15 October 2005 (collegiateway.org) — Some Collegiate Way readers may be familiar with the popular public radio program Car Talk, which is as famous for its comedy as for its automobile advice. One of the humorous skits they read a few weeks ago was based on a computer-generated mailing from a local shopping mall. The mall could determine the names and addresses of all its customers from their credit card records, and could tell who had been shopping recently and who hadn’t. Anyone who hadn’t been to the mall for a few months was sent a pseudo-personal letter from “Mary” saying, “We’ve missed you at the mall! We’d really like to see you, and I hope you’ll stop by again soon!” A waggish customer passed on to the Car Talk folks a hand-written letter sent in reply: “Dear Mary — I miss you too! Things have been so hectic lately with getting the kids ready for school, and Jim’s new job. Maybe we can get together for coffee next Friday? Let me know if that would work for you!”
The occasion for the humor, of course, was the phony personalness of the original message. The shopping mall marketing department got what it deserved.
Moving from commerce to education, no one can deny that students have been making fun of, well, old people, for as long as there have been students and old people. And they will continue to do so until the end of time. But there’s no reason us old people need to go out of our way to supply them with their material.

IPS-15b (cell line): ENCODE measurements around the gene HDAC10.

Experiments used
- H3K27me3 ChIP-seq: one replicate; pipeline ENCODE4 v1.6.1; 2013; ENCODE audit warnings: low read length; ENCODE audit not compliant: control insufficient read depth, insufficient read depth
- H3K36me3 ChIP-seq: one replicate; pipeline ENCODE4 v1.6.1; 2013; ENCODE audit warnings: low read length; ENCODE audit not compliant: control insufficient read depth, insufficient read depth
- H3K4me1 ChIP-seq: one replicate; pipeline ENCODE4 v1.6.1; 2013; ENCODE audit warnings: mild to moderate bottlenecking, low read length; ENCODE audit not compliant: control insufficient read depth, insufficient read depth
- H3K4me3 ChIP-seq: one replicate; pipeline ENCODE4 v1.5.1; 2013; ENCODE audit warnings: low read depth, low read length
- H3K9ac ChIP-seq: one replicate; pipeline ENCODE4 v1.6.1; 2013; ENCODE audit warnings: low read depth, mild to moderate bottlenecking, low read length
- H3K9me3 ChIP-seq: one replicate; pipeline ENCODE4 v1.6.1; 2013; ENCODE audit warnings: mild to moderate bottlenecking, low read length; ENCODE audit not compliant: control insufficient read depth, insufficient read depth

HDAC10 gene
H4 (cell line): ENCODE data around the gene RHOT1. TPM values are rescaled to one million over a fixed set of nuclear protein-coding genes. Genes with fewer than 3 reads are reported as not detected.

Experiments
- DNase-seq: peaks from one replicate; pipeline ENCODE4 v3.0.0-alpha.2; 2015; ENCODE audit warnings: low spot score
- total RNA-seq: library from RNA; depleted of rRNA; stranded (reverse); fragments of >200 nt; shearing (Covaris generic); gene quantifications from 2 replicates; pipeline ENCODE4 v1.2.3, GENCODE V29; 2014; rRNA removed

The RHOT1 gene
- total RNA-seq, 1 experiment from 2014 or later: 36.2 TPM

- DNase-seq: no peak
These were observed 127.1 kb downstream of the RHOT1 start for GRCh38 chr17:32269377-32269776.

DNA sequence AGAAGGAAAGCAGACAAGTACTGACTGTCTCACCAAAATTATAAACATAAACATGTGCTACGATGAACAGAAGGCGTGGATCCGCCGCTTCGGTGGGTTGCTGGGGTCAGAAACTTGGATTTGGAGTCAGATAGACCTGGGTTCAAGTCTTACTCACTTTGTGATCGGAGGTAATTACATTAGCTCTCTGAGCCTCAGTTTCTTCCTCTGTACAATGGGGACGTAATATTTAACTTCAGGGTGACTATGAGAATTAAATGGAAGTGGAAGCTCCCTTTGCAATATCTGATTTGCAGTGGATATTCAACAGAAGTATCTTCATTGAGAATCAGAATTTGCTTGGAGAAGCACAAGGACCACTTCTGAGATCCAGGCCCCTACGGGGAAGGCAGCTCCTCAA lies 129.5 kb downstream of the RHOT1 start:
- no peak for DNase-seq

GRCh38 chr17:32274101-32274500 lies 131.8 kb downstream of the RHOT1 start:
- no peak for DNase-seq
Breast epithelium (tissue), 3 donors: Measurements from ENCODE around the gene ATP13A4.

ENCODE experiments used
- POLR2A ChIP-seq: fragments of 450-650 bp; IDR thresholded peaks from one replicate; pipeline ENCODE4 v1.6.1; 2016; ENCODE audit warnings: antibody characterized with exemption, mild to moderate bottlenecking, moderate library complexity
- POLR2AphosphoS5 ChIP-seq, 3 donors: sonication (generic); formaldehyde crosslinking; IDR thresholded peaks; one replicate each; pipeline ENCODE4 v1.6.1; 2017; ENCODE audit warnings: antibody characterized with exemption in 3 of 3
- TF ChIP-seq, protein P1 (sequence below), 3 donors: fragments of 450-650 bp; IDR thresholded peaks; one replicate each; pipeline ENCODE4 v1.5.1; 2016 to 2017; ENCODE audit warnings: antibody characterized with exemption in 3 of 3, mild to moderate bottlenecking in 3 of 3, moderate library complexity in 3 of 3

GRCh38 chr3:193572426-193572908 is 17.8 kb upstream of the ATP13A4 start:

Phony personalness is something for which college students have an especially acute ear. In our communications with them we should be sure that our own hearing is as sharp as theirs. The posting below is something I recently came across in an undergraduate blog at a U.S. public university (which will remain nameless). Sad to say, the vice president who authored the mass mailing got what he deserved, too. The student writes:
Well, This Is Kinda Creepy
I was just checking my school e-mail, since I know a professor will be forwarding something we need for a lab to that address, and noticed that there was an e-mail from the school’s VP For Student Development about the voting for student government.
I did a quick read-through, and it was as boring as you would expect. However, there was one sentence at the end that kinda weirded me out:
“Be well my students, and know that we care about you in all ways with the purpose of creating new possibilities one student at a time.”
“Be well my students”? That’s pretty damn close to how Papa Smurf would talk to the rest of those little blue midgets he had runnin’ around that weird, shroomy Smurf Village. And when a school Vice President starts sounding like a cartoon character that is as trippy as a Smurf, you know there’s a problem.
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